Major European Think Tanks Report

The European Think Tanks Group (ETTG), is made up of four like-minded leading European international cooperation think tanks: German Development Institute (DIE), European Centre for Development Policy Management (ECDPM), the Institute for Sustainable Development and International Relations (IDDRI), and the Overseas Development Institute (ODI).

The work of the group is shaped by our understanding of:
  • the global context, 
  • priorities in European development cooperation, and
  • lessons learned from working together as think tanks.
It is also shaped by our common understanding of how positive policy change is achieved in the EU, through: 

(1) high quality and independent research communicated in forms tailored to specific audiences and relevant moments in the policy cycle; 
(2) research that informs propositions for change, calibrated to the EU policy context and which responds to political priorities; 
(3) a broad understanding amongst stakeholders involved in deciding and informing policy of the process and key elements of the debate at different levels of the debate; and 
(4) cross-national networks which extend the reach of research within Member States, create opportunities for routine interaction and informed policy debate, and spaces for reflection between different actors.

In 2010, we published a report aimed at shaping the political agenda of a new leadership around key global challenges. Several of our recommendations contributed to triggering change in a number of policy areas. In 2014, welcoming a new generation of European leaders, we again call attention to the importance of a global perspective in European policy-making.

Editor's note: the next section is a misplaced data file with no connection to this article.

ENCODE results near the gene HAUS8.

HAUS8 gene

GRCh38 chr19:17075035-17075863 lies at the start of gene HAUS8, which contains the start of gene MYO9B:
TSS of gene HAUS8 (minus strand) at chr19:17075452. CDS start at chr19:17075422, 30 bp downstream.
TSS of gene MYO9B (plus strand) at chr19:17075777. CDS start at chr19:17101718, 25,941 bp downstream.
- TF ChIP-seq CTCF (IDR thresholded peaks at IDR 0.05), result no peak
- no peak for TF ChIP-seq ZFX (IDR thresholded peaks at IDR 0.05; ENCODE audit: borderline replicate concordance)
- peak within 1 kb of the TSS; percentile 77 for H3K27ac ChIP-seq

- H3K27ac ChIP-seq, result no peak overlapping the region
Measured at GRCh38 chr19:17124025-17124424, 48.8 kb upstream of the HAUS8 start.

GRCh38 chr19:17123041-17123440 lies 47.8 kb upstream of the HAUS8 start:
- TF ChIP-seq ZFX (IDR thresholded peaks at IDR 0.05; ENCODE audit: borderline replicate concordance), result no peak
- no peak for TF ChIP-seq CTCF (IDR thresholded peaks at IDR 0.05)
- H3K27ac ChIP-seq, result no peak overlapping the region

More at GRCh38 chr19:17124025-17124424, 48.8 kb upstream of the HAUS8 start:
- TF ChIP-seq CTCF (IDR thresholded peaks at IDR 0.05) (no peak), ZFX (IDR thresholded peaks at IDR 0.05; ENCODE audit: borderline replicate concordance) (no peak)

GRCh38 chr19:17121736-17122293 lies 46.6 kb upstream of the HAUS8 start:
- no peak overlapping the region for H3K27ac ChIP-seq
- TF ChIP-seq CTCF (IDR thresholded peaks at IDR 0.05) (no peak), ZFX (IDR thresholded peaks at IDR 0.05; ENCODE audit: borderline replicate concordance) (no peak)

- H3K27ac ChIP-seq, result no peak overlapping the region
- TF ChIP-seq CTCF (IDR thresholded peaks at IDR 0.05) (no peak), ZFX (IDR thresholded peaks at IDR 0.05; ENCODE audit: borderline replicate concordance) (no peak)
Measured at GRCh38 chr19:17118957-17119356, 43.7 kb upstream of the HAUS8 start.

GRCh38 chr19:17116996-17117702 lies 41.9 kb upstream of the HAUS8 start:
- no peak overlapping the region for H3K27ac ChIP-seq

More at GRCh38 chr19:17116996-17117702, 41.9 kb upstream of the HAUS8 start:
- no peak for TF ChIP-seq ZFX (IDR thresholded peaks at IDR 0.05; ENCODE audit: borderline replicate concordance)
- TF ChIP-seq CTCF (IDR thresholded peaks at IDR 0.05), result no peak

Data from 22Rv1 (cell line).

The ETTG has published a major report , “Our Collective Interest: Why Europe’s Problems need Global Solutions and Global Problems need European Action”, drawn from cutting-edge research, identifying five opportunities where the European Union could make a difference in addressing global problems.
  • Climate change 
  • Poverty and inequality 
  • Trade and financial policy 
  • Conflict and security 
  • Democracy and human rights. 
The report argues that effective cooperation in all these areas is also in the EU’s self-interest – showing that domestic and global ambitions go hand in hand.

European citizens went to the polls on 22-25 May and the EU’s credibility, both internally and externally, has been eroded by unprecedented economic, political and social crises. In September, a new European Parliament will give a green light to a whole new college of European Commissioners.

The European Council President and High Representative of EU Foreign Affairs will also be appointed before the end of the year, The new EU leadership will need to prove that it can deliver efficient, ­coherent and visible European external action on the world stage.

In the run up to its publication, the report’s authors blogged on the future global challenges for the European Union, providing valuable insights on these key topics. We will continue to publish blogs and insight from the report on this site.